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Windows ConfidentialWindows 95 Unplugged

Raymond Chen

Although 32-bit programs for Windows® 95 could use your average 32-bit compiler, and 16-bit programs could use your average 16-bit compiler, Windows 95 itself needed a special compiler, one that understood both the 32-bit and 16-bit worlds and could bridge that gap. Windows 95 also needed a custom linker that understood how to glue these two types of code together, and it needed a custom linker for VxDs (the driver format for Windows 95).

The Windows 95 team relied on the languages and tools division to provide these special-purpose compilers and linkers. I'm sure the languages division found this to be a strange request: "You want us to write a compiler that does X, Y, and Z, and it's going to be used to compile only two DLLs in its entire lifetime?" It's true. But these were, after all, two pretty important DLLs.

Despite the apparent absurdity of the request, the languages and tools division came through, and the highly specialized compiler and linker became part of the Windows 95 build process. Of course, the compiler wasn't fully formed out of the gate. The Windows team received a preliminary version, and then periodic updates as new optimizations were implemented and bugs were fixed.

One day the Windows 95 build unexpectedly slowed to a crawl. A file that used to take a few seconds to link suddenly took minutes. The file was still generated successfully, but it took forever. And this wasn't on just one developer's machine—the problem hit everybody across the entire team. Did our code suddenly hit some pathological case in the linker? Did we stumble across a linker bug?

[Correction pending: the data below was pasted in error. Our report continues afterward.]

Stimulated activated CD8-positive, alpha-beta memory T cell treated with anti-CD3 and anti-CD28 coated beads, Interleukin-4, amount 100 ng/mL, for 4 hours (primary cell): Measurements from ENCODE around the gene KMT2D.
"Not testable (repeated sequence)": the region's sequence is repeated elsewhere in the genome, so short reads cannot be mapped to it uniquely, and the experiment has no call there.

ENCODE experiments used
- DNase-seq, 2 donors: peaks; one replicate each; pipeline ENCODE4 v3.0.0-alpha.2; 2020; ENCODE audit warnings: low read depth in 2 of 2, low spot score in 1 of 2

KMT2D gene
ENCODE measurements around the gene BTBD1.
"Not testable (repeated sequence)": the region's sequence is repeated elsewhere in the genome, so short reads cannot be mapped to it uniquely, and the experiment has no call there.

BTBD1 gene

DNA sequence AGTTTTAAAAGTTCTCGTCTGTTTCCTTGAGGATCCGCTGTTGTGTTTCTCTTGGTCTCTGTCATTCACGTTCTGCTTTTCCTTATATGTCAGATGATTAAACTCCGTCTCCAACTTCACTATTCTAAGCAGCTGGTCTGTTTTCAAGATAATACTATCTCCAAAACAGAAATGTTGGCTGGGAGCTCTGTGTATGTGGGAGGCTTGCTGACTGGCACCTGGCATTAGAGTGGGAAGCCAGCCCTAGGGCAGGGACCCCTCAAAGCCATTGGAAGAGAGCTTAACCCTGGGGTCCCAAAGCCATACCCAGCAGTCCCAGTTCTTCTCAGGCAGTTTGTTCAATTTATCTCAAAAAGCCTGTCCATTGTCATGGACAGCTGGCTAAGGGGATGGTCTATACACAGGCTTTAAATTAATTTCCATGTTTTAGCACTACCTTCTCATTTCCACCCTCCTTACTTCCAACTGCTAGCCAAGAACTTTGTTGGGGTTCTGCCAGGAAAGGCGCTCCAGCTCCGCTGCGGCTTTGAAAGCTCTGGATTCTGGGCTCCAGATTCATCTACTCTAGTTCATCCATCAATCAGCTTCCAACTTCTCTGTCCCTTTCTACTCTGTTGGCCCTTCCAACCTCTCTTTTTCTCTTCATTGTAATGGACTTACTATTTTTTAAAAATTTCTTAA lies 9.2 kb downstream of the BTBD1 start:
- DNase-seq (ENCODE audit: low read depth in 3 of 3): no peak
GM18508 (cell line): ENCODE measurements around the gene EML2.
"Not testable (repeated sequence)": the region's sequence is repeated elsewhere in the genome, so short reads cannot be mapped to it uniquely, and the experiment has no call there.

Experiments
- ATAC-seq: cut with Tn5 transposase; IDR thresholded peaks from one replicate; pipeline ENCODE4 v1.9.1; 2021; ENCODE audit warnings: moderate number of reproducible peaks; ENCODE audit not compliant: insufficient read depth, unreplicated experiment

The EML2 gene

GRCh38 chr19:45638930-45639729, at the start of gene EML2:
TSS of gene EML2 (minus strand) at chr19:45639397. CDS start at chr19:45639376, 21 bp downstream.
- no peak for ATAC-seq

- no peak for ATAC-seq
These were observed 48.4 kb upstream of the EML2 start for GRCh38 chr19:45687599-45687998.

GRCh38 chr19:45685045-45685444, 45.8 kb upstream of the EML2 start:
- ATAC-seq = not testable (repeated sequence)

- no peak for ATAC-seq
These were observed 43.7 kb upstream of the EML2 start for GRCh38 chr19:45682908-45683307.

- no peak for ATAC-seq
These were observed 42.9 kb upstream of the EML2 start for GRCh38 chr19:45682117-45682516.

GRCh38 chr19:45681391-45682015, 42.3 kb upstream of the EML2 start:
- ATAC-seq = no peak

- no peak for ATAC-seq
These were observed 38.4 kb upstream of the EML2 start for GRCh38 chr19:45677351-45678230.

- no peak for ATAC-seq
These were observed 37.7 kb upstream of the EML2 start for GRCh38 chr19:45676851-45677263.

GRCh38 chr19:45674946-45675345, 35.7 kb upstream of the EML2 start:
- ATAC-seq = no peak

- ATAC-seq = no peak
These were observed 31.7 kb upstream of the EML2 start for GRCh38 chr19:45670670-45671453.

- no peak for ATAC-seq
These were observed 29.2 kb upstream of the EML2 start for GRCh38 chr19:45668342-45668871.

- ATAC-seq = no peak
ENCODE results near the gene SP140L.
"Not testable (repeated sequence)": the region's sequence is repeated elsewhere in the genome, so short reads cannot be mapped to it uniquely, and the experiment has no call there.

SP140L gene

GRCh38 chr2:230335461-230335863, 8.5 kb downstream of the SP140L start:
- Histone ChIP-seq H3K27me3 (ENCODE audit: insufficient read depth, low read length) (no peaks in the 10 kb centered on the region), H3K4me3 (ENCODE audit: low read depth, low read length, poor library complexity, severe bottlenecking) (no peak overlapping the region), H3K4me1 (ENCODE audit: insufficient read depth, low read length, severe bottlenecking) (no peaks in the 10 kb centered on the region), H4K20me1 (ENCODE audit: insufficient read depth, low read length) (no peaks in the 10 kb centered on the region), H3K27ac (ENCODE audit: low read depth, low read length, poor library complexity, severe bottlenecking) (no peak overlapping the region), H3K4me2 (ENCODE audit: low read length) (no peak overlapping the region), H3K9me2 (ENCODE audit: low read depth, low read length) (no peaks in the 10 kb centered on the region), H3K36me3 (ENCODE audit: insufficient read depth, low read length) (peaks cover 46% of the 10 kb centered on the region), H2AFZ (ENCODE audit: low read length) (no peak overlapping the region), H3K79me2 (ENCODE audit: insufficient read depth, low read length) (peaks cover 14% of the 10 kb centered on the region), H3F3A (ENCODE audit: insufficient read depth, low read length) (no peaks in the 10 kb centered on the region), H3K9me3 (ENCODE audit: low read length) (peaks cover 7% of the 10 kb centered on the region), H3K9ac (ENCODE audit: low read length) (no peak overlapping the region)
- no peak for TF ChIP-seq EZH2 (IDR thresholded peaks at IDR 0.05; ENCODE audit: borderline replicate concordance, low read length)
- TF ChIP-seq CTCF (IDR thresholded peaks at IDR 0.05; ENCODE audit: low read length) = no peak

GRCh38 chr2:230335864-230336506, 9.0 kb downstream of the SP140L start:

After some debugging, we identified the source of the problem. The most recent version of the linker contained some diagnostic code that the languages folks forgot to remove before handing the code off to the Windows team. This diagnostic code logged its output to a file that was stored on a computer sitting in the office of a member of the compiler team. And the computer happened to be turned off. (This brings to mind Leslie Lamport, who famously described a distributed system as one in which you can't get any work done because a computer you never heard of is down.)


That version of the linker had been running happily for weeks. Every time anybody tried to link a VxD when building Windows 95, an update was made to the file sitting on that developer's computer. As long as that computer remained turned on and connected to the network, nobody ever noticed. But one day that computer was turned off, and everything slowed to a crawl.

Once the problem was identified, it didn't take very long for the compiler folks to give the Windows team a patch that removed the diagnostic code from the linker.

There are different punch lines to this story depending on who tells it. When I tell the story, the punch line is, "And that compiler developer later transferred to the Windows team and ended up being my boss." I've often enjoyed retelling this story as a form of gentle teasing.

However, if my boss tells the story, the punch line is very different: "And it turns out, I didn't even write that diagnostic code. It was one of my colleagues, who decided that instead of filling up his own computer with diagnostic information, he'd fill mine!"

Raymond Chen's Web site, The Old New Thing, and identically titled book deal with Windows history and Win32 programming. His DNA is filled with dead code.